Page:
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Conservation and Society
An interdisciplinary journal exploring linkages between society, environment and development
Conservation and Society
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Year : 2007  |  Volume : 5  |  Issue : 1  |  Page : 1-21

Introduction: The Politics of Engagement between Biodiversity Conservation and the Social Sciences

1 Department of Anthropology and Project Officer, Centre for International Cooperation, Vrije Universiteit Amsterdam, The Netherlands; and Department of Political Sciences, University of Pretoria, South Africa
2 Institute of Development Studies, University of Sussex, UK.

Correspondence Address:
Bram Buscher
De Boelelaan 1081c-Room Z121, Amsterdam 1081 HV, The Netherlands.

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Source of Support: None, Conflict of Interest: None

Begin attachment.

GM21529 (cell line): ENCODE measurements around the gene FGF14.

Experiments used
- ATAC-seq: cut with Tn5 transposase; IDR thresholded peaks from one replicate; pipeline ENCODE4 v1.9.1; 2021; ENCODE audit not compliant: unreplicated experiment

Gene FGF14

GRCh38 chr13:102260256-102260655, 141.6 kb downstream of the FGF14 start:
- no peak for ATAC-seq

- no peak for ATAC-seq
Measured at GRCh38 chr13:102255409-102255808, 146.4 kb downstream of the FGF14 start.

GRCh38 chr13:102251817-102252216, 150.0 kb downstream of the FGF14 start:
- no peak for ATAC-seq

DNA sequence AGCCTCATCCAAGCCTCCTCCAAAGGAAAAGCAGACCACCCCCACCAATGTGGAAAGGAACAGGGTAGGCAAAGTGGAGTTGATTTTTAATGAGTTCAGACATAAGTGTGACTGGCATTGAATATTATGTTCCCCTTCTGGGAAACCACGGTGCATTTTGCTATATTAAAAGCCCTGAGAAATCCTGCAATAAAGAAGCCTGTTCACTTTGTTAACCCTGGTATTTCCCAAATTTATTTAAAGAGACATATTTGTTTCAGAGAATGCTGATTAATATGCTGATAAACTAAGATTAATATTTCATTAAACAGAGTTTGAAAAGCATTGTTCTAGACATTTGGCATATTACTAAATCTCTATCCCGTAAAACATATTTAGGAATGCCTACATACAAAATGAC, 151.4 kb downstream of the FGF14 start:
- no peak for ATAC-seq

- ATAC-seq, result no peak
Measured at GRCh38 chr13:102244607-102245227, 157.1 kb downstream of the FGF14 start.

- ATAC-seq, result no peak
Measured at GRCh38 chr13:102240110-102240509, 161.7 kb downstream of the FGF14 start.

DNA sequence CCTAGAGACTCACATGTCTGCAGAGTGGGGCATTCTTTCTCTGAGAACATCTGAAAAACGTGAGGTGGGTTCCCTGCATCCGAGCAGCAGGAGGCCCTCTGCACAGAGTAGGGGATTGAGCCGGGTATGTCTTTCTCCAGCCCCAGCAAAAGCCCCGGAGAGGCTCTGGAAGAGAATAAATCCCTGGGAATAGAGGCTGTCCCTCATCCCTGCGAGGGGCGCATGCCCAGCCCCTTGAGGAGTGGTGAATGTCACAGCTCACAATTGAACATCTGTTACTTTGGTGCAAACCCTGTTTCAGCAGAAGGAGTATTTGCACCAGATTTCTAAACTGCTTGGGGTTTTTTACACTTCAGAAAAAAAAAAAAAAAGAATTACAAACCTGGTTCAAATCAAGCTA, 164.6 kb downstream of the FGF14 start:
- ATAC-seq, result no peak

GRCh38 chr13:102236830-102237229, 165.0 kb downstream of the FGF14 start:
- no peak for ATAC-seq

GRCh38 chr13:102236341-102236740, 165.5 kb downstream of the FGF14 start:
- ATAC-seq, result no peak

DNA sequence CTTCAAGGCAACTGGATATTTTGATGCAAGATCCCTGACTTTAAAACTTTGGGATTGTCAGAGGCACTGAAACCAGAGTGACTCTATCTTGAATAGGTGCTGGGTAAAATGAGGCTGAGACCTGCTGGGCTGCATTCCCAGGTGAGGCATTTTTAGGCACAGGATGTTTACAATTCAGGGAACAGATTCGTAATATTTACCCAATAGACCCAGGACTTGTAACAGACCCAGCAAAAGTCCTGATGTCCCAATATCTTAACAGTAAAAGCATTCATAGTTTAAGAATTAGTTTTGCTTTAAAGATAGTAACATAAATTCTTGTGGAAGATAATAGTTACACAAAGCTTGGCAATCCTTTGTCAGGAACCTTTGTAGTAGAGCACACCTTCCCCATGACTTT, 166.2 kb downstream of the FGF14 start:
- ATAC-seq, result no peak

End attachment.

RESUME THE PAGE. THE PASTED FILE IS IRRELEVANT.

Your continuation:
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In scientific endeavour related to biodiversity conservation, the perspectives of the natural sciences have long been dominant. During the last several decades, however, social science research has steadily gained mo­mentum. The major achievement of the social sciences has been to investigate and emphasise the 'human side' of biodiversity conservation, ranging from local issues around social exclusion from protected areas and dependency of 'local people' on natural resources to more abstract issues of environmental governance and political ecology. But social science research is itself also a social process and its practices, assumptions and outcomes therefore deserve continuous critical reflection. The paper contends that when it comes to the en­gagement of the social sciences and biodiversity conservation the concept of 'politics' has tended to have negative connotations. However, we argue, like anything social, politics should not automatically be seen as negative. This ac­ceptance could considerably improve relations between different actors and we therefore urge all those involved in the debate, especially social scientists, to take two crucial steps: first, the creation and acceptance of practical spaces for critical political engagement and second, the concomitant need for actors to scrutinise and reflect more consciously on their politics of engagement.

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